In my mind, this moment — my daughter carefree and dancing — is not supposed to be happening. Not long after Ceci was born, we learned that she had hypotonia, and the broad range of delays and abilities associated with this diagnosis made it quite possible that she may never walk or run or dance.

But she is, and I feel as if I am in a dream.

I want to join her on that hot cement dance floor, just a hand’s touch away. I want to be “right there” to catch if her if she falls. I want to be the first person to kiss a scraped up knee and wipe away any tears. I want to prevent her from possibly getting hurt because for two years, that’s what I have done. For two years, that’s who I was: her protector and her comforter.

And when she finally walked, I was by her side for each step she took— to help her if she stumbled, to hold her if her muscles tired out before her mind did. There’s not a mile nor an inch that she has traveled where I haven’t been at her side, prepared to soften any blow that may come her way.

I have spent most of my time anxiously anticipating every move my daughter makes. Part of me is thrilled at the idea that she is making tremendous progress — that she is walking and running and dancing. Another part of me is consumed with worry that she will get hurt, so I never move too far away from her — until today.

I prayed for this moment, for her to be able to walk and run and dance. I told myself that when this day came, I would cherish each step she took. I promised myself that I would never complain, like some parents do, about how “once they start walking, they just won’t stop.” I was OK with that. I would follow her to the ends of the Earth, cheering her on each step of the way. I still will.

But I know my place today. I am supposed to be more than an arm’s reach away from her, unable to catch her if she falls this time. Today, I am not supposed to be right at her side. This dance is hers and hers alone — each twirl, each clap, each smile and each giggle is hers. My place is on the bench, and that’s OK.

The Mighty is asking its readers the following: Share with us the moment, if you’ve had it, where you knew everything was going to be OK. If you’d like to participate, please send a blog post to [email protected] Please include a photo for the piece, a photo of yourself and 1-2 sentence bio. Check out our “Share Your Story” page for more about our submission guidelines.

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She Told Him She Couldn’t Handle a Trip to New York. So He Made This Promise.

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Photographer Brandon Stanton’s Humans of New York Facebook page shares striking photos with short quotes from people in New York City. We particularly loved a recent post (below) on the page, for highlighting the unconditional support and strength people can find in each other when going through a difficult time.

“I’ve been having nerve issues, and this past year it’s gotten so bad that it hurts too much for me to walk. It was...

Posted by Humans of New York on Wednesday, June 17, 2015

The Facebook post reads:

“I’ve been having nerve issues, and this past year it’s gotten so bad that it hurts too much for me to walk. It was completely unexpected. I’ve always been such an optimistic person, but now I’m fighting with depression. He’s doing everything he can to take my mind off of it. We’re not sure if I’m going to get better, but he’s planning a backpacking tour through Europe for when I do. And I told him that I didn’t think I could handle a visit to New York right now, but he told me that he’d push me around the whole city. And he has. And whenever I feel particularly down, he tells me that he’s not going anywhere, and how happy he is that he married me. Not long ago I had a particularly rough period, and when I was at one of my lowest moments, he asked if we could renew our vows.”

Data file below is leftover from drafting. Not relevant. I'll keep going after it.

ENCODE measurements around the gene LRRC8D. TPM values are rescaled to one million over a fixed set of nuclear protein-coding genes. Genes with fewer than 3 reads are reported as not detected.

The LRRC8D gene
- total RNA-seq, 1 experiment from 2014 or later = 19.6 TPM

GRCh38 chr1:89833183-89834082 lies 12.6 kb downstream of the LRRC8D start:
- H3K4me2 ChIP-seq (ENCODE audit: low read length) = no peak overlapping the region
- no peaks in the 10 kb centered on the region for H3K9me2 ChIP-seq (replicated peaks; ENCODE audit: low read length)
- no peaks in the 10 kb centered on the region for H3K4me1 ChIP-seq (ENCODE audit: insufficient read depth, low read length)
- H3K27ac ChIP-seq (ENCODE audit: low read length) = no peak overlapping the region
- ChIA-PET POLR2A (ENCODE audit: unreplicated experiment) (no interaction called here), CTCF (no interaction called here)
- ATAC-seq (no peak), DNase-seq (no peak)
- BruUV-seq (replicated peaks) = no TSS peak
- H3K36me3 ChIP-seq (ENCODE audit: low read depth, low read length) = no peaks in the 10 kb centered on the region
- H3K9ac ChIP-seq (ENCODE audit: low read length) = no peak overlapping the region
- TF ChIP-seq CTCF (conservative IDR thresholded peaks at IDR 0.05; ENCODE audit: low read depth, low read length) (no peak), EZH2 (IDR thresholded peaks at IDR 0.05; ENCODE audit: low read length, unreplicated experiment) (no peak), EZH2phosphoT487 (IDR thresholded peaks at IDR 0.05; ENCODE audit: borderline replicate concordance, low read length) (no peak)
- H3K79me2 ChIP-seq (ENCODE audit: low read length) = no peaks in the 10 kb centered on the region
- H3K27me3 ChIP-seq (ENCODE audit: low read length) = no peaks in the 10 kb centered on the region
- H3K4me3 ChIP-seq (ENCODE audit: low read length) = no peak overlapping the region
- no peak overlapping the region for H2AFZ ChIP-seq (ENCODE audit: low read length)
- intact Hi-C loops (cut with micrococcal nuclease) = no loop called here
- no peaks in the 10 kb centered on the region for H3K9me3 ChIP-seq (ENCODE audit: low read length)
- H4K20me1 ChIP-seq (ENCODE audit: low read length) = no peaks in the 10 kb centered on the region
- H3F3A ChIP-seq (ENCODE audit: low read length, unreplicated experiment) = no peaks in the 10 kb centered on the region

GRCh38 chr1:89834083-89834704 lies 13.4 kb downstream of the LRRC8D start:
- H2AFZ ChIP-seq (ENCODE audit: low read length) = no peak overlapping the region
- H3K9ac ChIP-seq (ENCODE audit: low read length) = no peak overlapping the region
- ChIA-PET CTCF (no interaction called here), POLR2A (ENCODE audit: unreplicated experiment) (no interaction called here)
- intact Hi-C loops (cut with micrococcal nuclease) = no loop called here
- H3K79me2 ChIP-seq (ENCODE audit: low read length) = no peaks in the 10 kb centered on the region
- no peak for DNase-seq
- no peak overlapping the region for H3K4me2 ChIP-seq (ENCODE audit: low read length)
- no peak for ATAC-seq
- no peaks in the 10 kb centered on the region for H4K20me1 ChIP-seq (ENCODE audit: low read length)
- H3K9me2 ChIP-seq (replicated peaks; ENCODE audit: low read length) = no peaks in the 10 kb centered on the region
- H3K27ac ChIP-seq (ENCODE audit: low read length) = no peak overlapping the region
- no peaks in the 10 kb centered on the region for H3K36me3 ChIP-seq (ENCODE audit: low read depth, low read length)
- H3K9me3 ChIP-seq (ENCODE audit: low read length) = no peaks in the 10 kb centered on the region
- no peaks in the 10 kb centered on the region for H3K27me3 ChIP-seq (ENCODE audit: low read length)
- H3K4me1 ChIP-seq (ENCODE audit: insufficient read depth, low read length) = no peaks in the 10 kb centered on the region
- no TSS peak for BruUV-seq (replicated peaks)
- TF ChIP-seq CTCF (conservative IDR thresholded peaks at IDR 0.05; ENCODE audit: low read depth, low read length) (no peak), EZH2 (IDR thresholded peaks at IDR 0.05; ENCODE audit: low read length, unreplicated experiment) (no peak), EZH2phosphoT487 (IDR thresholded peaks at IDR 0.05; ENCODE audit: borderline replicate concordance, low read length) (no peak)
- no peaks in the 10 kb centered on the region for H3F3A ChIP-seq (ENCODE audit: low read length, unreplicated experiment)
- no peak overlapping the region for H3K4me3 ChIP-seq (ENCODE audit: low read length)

This is what we like to see in our Facebook newsfeed.

If you or someone you know needs help, please visit the National Suicide Prevention LifelineHead here for a list of crisis centers around the world.

Related: She Warned Her Blind Date About Her Wheelchair and Got the Perfect Response

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Why I’m Stressed About My Father-Daughter Wedding Dance Song

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I’ve been searching the Internet for weeks now, trying to pick the perfect song for the father-daughter dance at my wedding. I’m marrying the love of my life in a month, and I’ve been swept up in dress fittings, ring shopping and day dreams about our future together. I’m not stressing out about the little things you see on wedding reality TV shows, like the flowers and the color of the tablecloths. But I do want the song I dance with my father to be perfect. But where to start?

I’ve asked my father for suggestions, but he doesn’t know where to start, either. I want the perfect sentiment to be expressed, a three-minute snippet to show my unspeakable gratitude for my father, the most devoted, loving and hard-working man I know.

I want a song that will evoke the joy he’s constantly filled my life with. Every 22-hour road trip to Disney World, every piano recital he sat through, every karate class he carpooled me to — what kind of song will let him know I remember every small, selfless act? 

Maybe my father isn’t much help with song suggestions, because he’s too overwhelmed with feelings. I often wonder how he feels letting go of his only girl and youngest child. I’m sure he is sentimental as he recalls his first dance with my mother more than 40 years ago. He also must worry about me and how I will fare in the uncharted territory of marriage and adulthood.

When I become a married woman, just under a month away, I’ll be closing a chapter of my life — a chapter that has been filled with unexpected medical turbulence and a bit more time spent with my parents than I had anticipated as a teen.

Nobody could have predicted my coma when I was 18 and the life-altering events that would unfold in the next 10 years. Nobody could have warned my father that his duties as a physician would extend past his office. But without a second of hesitation, my father doubled his role as a love-filled, dedicated dad and tireless hero. My father was incredible just being my dad. But he was also instrumental in saving my life and then keeping my spirit alive.